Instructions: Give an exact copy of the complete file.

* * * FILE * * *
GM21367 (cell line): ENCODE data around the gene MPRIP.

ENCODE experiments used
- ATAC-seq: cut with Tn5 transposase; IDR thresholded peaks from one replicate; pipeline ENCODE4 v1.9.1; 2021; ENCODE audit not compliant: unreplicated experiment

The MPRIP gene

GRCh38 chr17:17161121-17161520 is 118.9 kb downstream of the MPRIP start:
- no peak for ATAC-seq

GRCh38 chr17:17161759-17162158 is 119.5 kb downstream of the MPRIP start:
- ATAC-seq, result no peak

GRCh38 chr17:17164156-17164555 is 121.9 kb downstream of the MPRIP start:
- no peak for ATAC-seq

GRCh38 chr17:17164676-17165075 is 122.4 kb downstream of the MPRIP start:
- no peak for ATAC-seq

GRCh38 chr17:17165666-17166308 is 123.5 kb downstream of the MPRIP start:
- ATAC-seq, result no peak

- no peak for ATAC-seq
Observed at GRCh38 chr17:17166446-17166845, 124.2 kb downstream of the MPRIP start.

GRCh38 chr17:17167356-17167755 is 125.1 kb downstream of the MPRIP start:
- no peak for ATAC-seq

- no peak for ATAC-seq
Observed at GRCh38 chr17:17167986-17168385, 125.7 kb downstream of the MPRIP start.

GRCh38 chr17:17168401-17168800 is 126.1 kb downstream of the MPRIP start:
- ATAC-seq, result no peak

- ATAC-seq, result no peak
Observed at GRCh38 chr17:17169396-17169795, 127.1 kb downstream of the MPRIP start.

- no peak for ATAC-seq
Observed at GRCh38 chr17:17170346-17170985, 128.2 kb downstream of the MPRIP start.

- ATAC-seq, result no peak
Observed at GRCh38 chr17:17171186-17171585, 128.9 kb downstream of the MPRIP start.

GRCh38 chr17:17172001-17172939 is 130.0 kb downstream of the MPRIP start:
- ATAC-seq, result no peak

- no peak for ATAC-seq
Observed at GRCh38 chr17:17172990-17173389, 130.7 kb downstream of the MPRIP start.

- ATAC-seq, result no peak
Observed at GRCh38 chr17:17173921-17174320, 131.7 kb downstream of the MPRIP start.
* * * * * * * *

GM21367 (cell line): ENCODE data around the gene MPRIP.

ENCODE experiments used
- ATAC-seq: cut with Tn5 transposase; IDR thresholded peaks from one replicate; pipeline ENCODE4 v1.9.1; 2021; ENCODE audit not compliant: unreplicated experiment

The MPRIP gene

GRCh38 chr17:17161121-17161520 is 118.9 kb downstream of the MPRIP start:
- no peak for ATAC-seq

GRCh38 chr17:17161759-17162158 is 119.5 kb downstream of the MPRIP start:
- ATAC-seq, result no peak

GRCh38 chr17:17164156-17164555 is 121.9 kb downstream of the MPRIP start:
- no peak for ATAC-seq

GRCh38 chr17:17164676-17165075 is 122.4 kb downstream of the MPRIP start:
- no peak for ATAC-seq

GRCh38 chr17:17165666-17166308 is 123.5 kb downstream of the MPRIP start:
- ATAC-seq, result no peak

- no peak for ATAC-seq
Observed at GRCh38 chr17:17166446-17166845, 124.2 kb downstream of the MPRIP start.

GRCh38 chr17:17167356-17167755 is 125.1 kb downstream of the MPRIP start:
- no peak for ATAC-seq

- no peak for ATAC-seq
Observed at GRCh38 chr17:17167986-17168385, 125.7 kb downstream of the MPRIP start.

GRCh38 chr17:17168401-17168800 is 126.1 kb downstream of the MPRIP start:
- ATAC-seq, result no peak

- ATAC-seq, result no peak
Observed at GRCh38 chr17:17169396-17169795, 127.1 kb downstream of the MPRIP start.

- no peak for ATAC-seq
Observed at GRCh38 chr17:17170346-17170985, 128.2 kb downstream of the MPRIP start.

- ATAC-seq, result no peak
Observed at GRCh38 chr17:17171186-17171585, 128.9 kb downstream of the MPRIP start.

GRCh38 chr17:17172001-17172939 is 130.0 kb downstream of the MPRIP start:
- ATAC-seq, result no peak

- no peak for ATAC-seq
Observed at GRCh38 chr17:17172990-17173389, 130.7 kb downstream of the MPRIP start.

- ATAC-seq, result no peak
Observed at GRCh38 chr17:17173921-17174320, 131.7 kb downstream of the MPRIP start.